Roddick was forced out of Rome with a shoulder injury
World number six Andy Roddick has withdrawn from the forthcoming French Open with a shoulder injury.
The American, who has lost in the first round at Roland Garros for the last two years, expects to be fit for the start of the grass-court season at Queen's.
Roddick had been due to play at this week's World Team Cup in Dusseldorf, where his brother John is US captain.
"Andy is pulling out with an upper back shoulder injury, the same thing that he had in Rome," said John Roddick.
"He's pulling out of here and he's also going to miss the French Open, too."
Roddick, 25, had flown straight back to the US after being forced to withdraw in the semi-finals of the Rome Masters earlier this month.
"The shoulder doctor we use is out of New York City so he was right there, and Andy had an MRI and there's some inflammation so he pulled him from here and the French," said John Roddick.
"I don't think it's going to be anything that's terribly long and I would be surprised if he was not ready to go for Queen's, but as for now he needs to take a good 10 days, 12 days, just rest."
Rafael Nadal insists he will be fully fit for an assault on a fourth consecutive French Open title.
The Spaniard, 21, has never lost at Roland Garros and collected yet another clay-court title in Hamburg on Sunday.
But Nadal has been highly critical of tour organisers over a packed schedule that left him struggling with blisters and a hamstring problem last week.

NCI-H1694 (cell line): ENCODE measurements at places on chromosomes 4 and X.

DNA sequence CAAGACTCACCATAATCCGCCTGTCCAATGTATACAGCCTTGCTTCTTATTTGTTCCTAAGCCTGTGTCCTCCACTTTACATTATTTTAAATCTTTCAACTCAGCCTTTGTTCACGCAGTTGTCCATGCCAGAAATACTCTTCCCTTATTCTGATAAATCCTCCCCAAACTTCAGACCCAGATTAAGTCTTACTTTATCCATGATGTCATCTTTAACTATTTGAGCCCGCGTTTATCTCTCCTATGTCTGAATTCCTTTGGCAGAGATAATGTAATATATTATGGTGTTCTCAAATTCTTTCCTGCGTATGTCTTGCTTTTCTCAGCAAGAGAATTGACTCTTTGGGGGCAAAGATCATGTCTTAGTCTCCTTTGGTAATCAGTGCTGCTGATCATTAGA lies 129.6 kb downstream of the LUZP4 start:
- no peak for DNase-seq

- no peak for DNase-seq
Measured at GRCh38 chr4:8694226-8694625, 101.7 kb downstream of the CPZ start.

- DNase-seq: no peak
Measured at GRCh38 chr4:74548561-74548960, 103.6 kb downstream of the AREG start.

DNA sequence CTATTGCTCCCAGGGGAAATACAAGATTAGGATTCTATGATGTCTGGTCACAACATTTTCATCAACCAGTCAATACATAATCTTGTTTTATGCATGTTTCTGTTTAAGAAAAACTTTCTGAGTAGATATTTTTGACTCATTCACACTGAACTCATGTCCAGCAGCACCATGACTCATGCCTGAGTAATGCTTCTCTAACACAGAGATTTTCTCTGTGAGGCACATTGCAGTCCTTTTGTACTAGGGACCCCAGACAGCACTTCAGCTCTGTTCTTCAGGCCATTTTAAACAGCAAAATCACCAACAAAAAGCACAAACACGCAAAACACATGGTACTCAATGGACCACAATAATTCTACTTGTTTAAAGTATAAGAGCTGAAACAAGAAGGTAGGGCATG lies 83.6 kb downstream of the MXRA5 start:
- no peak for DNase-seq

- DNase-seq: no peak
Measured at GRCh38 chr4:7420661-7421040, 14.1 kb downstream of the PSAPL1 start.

"How am I not going to have strength and desire to play Roland Garros?" said the world number two.
"It's the climax of the season on clay. Yes, it's been made more difficult by those who make the calendar, but fine.
"Even though I couldn't be at a 100% in Rome, I'm here and I'm playing well and I aim to get to Roland Garros in as good shape as possible."
Of course I'd swap a Roland Garros for a Wimbledon
And looking beyond Paris, he admitted that after twice finishing runner-up at Wimbledon he is keen to go one step further this year.
"Of course I'd swap a Roland Garros for a Wimbledon," he said.
"If you win in more tournaments you're regarded as a more complete player but I've been close to winning Wimbledon before."
The French Open, the second Grand Slam tournament of the year, gets under way on Sunday.
Roger Federer suffered his eighth defeat in nine matches on clay against Nadal in Sunday's Hamburg final but remains optimistic about his chances in Paris.
"I wish I could have won in Hamburg, that would have given me an even better feeling for Roland Garros," said Federer.
"To have won here would have just confirmed that I am definitely playing well. I can definitely say I am feeling good, the three hours wasn't a problem from the physical standpoint.
"But from Rafael's standpoint, he is perhaps struggling a bit more due to the stress with the levels of the last few weeks. I am completely fine and I will be ready for the tournament."
Lleyton Hewitt will head for Paris optimistic that he will be fit for Sunday's start.
The Australian has played only one low-key Davis Cup match since picking up a hip injury in Miami in March.
He said: "I thought it best to go to Paris and start my originally planned preparation, in the hope that the hip will be OK for me to compete.
"I am being optimistic about playing the French and also the grass-court season, especially Wimbledon."
The 27-year-old former world number one will spend the coming week at Roland Garros practising on the clay with coach Tony Roche.
"I've now just got to prepare as well as possible and hope the body holds up for me," said Hewitt.